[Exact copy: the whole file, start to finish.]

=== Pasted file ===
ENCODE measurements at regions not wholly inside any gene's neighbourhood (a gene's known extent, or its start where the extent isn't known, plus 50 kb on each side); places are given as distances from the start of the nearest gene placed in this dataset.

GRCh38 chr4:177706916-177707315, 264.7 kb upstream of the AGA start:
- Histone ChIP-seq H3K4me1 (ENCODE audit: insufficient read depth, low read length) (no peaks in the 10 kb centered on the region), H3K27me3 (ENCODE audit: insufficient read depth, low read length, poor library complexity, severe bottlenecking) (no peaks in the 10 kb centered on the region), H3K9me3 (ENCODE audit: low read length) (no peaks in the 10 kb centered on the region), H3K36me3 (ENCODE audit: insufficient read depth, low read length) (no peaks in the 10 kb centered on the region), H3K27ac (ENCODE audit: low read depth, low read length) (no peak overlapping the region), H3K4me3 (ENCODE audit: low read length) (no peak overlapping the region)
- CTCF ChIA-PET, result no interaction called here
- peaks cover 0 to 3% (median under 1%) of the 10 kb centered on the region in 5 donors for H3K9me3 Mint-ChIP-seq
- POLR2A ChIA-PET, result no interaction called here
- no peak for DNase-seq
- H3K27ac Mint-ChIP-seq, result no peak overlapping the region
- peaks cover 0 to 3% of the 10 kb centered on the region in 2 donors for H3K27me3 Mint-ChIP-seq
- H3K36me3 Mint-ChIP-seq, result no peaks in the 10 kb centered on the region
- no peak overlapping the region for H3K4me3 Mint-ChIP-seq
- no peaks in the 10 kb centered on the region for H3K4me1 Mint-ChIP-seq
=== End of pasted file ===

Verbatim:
ENCODE measurements at regions not wholly inside any gene's neighbourhood (a gene's known extent, or its start where the extent isn't known, plus 50 kb on each side); places are given as distances from the start of the nearest gene placed in this dataset.

GRCh38 chr4:177706916-177707315, 264.7 kb upstream of the AGA start:
- Histone ChIP-seq H3K4me1 (ENCODE audit: insufficient read depth, low read length) (no peaks in the 10 kb centered on the region), H3K27me3 (ENCODE audit: insufficient read depth, low read length, poor library complexity, severe bottlenecking) (no peaks in the 10 kb centered on the region), H3K9me3 (ENCODE audit: low read length) (no peaks in the 10 kb centered on the region), H3K36me3 (ENCODE audit: insufficient read depth, low read length) (no peaks in the 10 kb centered on the region), H3K27ac (ENCODE audit: low read depth, low read length) (no peak overlapping the region), H3K4me3 (ENCODE audit: low read length) (no peak overlapping the region)
- CTCF ChIA-PET, result no interaction called here
- peaks cover 0 to 3% (median under 1%) of the 10 kb centered on the region in 5 donors for H3K9me3 Mint-ChIP-seq
- POLR2A ChIA-PET, result no interaction called here
- no peak for DNase-seq
- H3K27ac Mint-ChIP-seq, result no peak overlapping the region
- peaks cover 0 to 3% of the 10 kb centered on the region in 2 donors for H3K27me3 Mint-ChIP-seq
- H3K36me3 Mint-ChIP-seq, result no peaks in the 10 kb centered on the region
- no peak overlapping the region for H3K4me3 Mint-ChIP-seq
- no peaks in the 10 kb centered on the region for H3K4me1 Mint-ChIP-seq